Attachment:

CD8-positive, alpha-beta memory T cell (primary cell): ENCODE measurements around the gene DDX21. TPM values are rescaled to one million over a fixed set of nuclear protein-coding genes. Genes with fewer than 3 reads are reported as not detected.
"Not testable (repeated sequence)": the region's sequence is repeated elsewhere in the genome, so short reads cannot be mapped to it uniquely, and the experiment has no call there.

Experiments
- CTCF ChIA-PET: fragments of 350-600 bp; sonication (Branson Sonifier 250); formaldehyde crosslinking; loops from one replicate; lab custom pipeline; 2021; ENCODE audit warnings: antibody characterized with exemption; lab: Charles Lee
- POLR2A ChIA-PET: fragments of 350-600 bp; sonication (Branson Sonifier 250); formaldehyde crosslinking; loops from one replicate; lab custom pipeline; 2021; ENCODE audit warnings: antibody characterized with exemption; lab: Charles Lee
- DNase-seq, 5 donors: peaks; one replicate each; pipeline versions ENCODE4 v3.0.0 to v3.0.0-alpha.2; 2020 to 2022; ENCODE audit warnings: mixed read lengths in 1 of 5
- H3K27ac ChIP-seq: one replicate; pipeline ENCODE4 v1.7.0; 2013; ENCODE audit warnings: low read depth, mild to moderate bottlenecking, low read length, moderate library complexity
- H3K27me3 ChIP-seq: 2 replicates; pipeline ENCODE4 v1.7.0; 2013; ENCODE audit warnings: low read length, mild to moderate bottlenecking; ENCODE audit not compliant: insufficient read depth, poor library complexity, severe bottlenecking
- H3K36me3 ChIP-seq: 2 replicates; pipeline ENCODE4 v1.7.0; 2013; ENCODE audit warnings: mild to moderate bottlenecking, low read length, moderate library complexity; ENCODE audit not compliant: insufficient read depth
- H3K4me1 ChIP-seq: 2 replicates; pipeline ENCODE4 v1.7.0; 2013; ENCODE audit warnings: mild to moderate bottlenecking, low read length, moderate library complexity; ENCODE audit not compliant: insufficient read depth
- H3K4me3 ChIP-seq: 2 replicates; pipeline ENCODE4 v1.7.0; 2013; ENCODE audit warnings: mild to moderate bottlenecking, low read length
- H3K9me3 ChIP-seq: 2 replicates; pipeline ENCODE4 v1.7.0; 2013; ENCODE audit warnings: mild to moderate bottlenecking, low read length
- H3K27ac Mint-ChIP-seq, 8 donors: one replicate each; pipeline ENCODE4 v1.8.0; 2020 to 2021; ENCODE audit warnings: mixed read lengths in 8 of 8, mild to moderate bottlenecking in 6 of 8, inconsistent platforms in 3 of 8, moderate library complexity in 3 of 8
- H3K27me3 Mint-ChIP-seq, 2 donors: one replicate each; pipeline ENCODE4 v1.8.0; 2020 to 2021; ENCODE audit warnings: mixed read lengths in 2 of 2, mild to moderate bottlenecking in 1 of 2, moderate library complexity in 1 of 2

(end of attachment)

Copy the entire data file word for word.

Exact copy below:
CD8-positive, alpha-beta memory T cell (primary cell): ENCODE measurements around the gene DDX21. TPM values are rescaled to one million over a fixed set of nuclear protein-coding genes. Genes with fewer than 3 reads are reported as not detected.
"Not testable (repeated sequence)": the region's sequence is repeated elsewhere in the genome, so short reads cannot be mapped to it uniquely, and the experiment has no call there.

Experiments
- CTCF ChIA-PET: fragments of 350-600 bp; sonication (Branson Sonifier 250); formaldehyde crosslinking; loops from one replicate; lab custom pipeline; 2021; ENCODE audit warnings: antibody characterized with exemption; lab: Charles Lee
- POLR2A ChIA-PET: fragments of 350-600 bp; sonication (Branson Sonifier 250); formaldehyde crosslinking; loops from one replicate; lab custom pipeline; 2021; ENCODE audit warnings: antibody characterized with exemption; lab: Charles Lee
- DNase-seq, 5 donors: peaks; one replicate each; pipeline versions ENCODE4 v3.0.0 to v3.0.0-alpha.2; 2020 to 2022; ENCODE audit warnings: mixed read lengths in 1 of 5
- H3K27ac ChIP-seq: one replicate; pipeline ENCODE4 v1.7.0; 2013; ENCODE audit warnings: low read depth, mild to moderate bottlenecking, low read length, moderate library complexity
- H3K27me3 ChIP-seq: 2 replicates; pipeline ENCODE4 v1.7.0; 2013; ENCODE audit warnings: low read length, mild to moderate bottlenecking; ENCODE audit not compliant: insufficient read depth, poor library complexity, severe bottlenecking
- H3K36me3 ChIP-seq: 2 replicates; pipeline ENCODE4 v1.7.0; 2013; ENCODE audit warnings: mild to moderate bottlenecking, low read length, moderate library complexity; ENCODE audit not compliant: insufficient read depth
- H3K4me1 ChIP-seq: 2 replicates; pipeline ENCODE4 v1.7.0; 2013; ENCODE audit warnings: mild to moderate bottlenecking, low read length, moderate library complexity; ENCODE audit not compliant: insufficient read depth
- H3K4me3 ChIP-seq: 2 replicates; pipeline ENCODE4 v1.7.0; 2013; ENCODE audit warnings: mild to moderate bottlenecking, low read length
- H3K9me3 ChIP-seq: 2 replicates; pipeline ENCODE4 v1.7.0; 2013; ENCODE audit warnings: mild to moderate bottlenecking, low read length
- H3K27ac Mint-ChIP-seq, 8 donors: one replicate each; pipeline ENCODE4 v1.8.0; 2020 to 2021; ENCODE audit warnings: mixed read lengths in 8 of 8, mild to moderate bottlenecking in 6 of 8, inconsistent platforms in 3 of 8, moderate library complexity in 3 of 8
- H3K27me3 Mint-ChIP-seq, 2 donors: one replicate each; pipeline ENCODE4 v1.8.0; 2020 to 2021; ENCODE audit warnings: mixed read lengths in 2 of 2, mild to moderate bottlenecking in 1 of 2, moderate library complexity in 1 of 2